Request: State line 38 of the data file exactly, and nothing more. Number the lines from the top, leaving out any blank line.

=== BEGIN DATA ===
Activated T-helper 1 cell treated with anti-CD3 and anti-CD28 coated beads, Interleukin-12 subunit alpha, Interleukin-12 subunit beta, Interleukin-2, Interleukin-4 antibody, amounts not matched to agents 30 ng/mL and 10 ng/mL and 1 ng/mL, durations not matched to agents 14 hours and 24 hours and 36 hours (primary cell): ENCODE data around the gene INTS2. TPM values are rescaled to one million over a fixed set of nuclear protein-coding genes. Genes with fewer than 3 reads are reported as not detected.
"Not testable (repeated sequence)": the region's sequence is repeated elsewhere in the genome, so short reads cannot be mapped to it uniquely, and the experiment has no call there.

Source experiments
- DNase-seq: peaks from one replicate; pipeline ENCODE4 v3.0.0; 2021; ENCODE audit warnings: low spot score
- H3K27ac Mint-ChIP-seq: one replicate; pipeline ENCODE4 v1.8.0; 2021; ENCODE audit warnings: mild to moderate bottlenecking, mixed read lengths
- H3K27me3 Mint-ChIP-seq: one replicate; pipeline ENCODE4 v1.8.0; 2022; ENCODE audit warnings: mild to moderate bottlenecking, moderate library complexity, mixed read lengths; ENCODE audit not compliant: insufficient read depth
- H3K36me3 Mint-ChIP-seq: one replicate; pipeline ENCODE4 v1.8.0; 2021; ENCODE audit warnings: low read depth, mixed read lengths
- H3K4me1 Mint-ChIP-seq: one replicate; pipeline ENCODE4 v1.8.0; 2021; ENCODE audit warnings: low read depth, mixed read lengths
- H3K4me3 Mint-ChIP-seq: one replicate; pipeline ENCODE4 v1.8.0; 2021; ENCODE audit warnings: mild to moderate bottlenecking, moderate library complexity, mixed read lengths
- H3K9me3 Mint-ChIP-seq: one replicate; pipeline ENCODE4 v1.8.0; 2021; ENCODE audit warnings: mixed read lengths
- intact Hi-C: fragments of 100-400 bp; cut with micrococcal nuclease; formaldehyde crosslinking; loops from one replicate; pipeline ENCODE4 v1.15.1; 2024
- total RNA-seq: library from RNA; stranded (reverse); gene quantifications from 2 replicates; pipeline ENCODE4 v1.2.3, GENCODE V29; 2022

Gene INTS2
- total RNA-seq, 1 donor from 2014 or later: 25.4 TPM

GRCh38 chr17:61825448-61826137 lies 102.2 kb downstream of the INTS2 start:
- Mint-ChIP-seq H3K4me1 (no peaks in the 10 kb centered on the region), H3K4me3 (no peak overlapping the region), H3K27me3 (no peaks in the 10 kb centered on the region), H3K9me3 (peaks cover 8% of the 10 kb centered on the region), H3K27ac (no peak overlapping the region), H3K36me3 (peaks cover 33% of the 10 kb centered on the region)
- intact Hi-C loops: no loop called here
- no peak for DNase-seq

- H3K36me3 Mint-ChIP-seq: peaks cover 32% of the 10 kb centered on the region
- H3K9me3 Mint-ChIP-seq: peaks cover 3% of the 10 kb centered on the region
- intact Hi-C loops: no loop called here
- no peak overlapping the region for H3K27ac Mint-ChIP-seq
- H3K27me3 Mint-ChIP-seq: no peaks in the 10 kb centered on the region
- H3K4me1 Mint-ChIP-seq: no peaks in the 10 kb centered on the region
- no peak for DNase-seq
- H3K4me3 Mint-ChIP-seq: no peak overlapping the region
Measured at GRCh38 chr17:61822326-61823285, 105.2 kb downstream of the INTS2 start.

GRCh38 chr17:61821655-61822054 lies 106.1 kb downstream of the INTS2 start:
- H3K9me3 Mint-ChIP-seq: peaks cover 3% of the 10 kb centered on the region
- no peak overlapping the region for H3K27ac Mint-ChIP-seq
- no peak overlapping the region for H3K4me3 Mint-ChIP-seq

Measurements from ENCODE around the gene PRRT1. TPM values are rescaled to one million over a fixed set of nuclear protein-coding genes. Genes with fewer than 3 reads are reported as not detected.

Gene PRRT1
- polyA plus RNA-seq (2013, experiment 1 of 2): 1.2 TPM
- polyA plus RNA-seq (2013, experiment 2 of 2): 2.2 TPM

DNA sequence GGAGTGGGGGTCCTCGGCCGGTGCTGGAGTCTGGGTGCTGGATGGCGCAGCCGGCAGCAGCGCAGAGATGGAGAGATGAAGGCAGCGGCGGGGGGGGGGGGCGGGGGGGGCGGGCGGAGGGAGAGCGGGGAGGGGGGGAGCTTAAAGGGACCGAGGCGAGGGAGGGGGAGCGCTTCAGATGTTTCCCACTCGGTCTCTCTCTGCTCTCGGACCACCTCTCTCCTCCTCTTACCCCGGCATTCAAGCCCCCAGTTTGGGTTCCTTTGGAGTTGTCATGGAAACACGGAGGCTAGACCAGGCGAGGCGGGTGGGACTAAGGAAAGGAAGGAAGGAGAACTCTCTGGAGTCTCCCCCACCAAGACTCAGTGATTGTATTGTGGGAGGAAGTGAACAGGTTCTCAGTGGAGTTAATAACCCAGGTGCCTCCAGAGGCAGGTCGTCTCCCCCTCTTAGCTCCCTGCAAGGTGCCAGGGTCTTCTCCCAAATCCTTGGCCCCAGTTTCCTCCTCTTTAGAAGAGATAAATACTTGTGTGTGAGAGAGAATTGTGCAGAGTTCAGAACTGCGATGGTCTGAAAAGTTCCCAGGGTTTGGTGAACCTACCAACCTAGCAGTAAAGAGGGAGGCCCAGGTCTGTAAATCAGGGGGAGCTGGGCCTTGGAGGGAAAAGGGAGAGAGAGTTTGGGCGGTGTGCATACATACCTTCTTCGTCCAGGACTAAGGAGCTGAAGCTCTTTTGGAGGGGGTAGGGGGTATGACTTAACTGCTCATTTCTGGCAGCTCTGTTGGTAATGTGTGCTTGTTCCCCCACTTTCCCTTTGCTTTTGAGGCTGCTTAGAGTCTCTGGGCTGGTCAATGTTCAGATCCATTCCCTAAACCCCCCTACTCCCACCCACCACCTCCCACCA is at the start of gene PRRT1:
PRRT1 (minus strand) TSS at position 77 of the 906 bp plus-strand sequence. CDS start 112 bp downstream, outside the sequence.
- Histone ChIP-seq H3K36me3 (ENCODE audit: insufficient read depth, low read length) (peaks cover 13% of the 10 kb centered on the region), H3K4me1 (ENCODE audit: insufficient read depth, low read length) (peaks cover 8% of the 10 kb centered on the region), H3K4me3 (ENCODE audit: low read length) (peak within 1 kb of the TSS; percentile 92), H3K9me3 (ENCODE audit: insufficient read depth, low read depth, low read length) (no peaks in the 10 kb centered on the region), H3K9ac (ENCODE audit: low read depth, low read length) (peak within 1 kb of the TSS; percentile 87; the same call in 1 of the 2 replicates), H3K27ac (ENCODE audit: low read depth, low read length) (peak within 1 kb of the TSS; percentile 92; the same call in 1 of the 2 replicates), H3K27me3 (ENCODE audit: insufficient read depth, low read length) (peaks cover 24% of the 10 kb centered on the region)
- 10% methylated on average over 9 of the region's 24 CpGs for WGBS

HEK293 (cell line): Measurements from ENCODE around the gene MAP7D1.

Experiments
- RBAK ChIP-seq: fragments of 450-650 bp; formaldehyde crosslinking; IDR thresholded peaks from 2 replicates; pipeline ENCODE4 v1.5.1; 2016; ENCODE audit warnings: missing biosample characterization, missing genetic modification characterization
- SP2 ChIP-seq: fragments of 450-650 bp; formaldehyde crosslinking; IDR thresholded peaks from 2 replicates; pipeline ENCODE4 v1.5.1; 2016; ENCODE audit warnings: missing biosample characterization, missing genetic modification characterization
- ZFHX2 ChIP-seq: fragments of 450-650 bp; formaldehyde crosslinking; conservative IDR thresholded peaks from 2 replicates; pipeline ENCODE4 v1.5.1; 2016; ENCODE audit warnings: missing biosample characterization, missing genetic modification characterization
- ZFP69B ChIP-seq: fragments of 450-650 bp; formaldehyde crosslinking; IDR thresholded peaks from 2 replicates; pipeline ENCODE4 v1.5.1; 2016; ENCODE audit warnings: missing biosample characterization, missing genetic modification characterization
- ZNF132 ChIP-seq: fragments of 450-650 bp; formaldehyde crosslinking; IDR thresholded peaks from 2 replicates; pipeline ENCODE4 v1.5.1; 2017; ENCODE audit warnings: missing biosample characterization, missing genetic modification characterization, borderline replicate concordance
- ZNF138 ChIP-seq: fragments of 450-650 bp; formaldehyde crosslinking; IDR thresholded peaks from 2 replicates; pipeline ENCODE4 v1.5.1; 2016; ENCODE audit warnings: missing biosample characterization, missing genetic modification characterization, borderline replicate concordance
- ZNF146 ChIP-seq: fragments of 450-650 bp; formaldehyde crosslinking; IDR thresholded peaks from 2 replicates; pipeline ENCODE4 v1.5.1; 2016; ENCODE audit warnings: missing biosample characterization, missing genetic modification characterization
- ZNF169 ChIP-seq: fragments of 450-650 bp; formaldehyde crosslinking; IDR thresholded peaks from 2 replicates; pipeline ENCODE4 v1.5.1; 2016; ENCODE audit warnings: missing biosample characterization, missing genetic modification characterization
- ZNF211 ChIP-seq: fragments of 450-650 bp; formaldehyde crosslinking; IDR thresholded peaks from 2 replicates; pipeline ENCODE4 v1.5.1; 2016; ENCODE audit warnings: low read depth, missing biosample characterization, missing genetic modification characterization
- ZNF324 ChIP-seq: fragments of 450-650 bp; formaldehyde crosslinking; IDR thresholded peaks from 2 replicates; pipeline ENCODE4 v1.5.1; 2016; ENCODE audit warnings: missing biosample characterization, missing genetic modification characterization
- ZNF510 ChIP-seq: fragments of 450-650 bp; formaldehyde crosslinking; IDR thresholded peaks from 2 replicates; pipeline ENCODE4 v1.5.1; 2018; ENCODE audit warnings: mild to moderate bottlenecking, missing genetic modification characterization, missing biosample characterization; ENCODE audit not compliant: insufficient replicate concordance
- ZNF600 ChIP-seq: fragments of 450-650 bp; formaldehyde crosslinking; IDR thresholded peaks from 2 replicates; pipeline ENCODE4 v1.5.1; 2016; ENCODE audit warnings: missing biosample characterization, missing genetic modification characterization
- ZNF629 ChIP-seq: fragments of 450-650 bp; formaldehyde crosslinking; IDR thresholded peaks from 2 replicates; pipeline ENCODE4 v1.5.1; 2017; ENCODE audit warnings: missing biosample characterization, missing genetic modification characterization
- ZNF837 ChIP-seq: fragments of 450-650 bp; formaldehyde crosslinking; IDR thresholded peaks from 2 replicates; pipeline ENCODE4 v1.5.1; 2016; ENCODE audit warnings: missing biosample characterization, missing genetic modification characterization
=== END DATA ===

- Histone ChIP-seq H3K36me3 (ENCODE audit: insufficient read depth, low read length) (peaks cover 13% of the 10 kb centered on the region), H3K4me1 (ENCODE audit: insufficient read depth, low read length) (peaks cover 8% of the 10 kb centered on the region), H3K4me3 (ENCODE audit: low read length) (peak within 1 kb of the TSS; percentile 92), H3K9me3 (ENCODE audit: insufficient read depth, low read depth, low read length) (no peaks in the 10 kb centered on the region), H3K9ac (ENCODE audit: low read depth, low read length) (peak within 1 kb of the TSS; percentile 87; the same call in 1 of the 2 replicates), H3K27ac (ENCODE audit: low read depth, low read length) (peak within 1 kb of the TSS; percentile 92; the same call in 1 of the 2 replicates), H3K27me3 (ENCODE audit: insufficient read depth, low read length) (peaks cover 24% of the 10 kb centered on the region)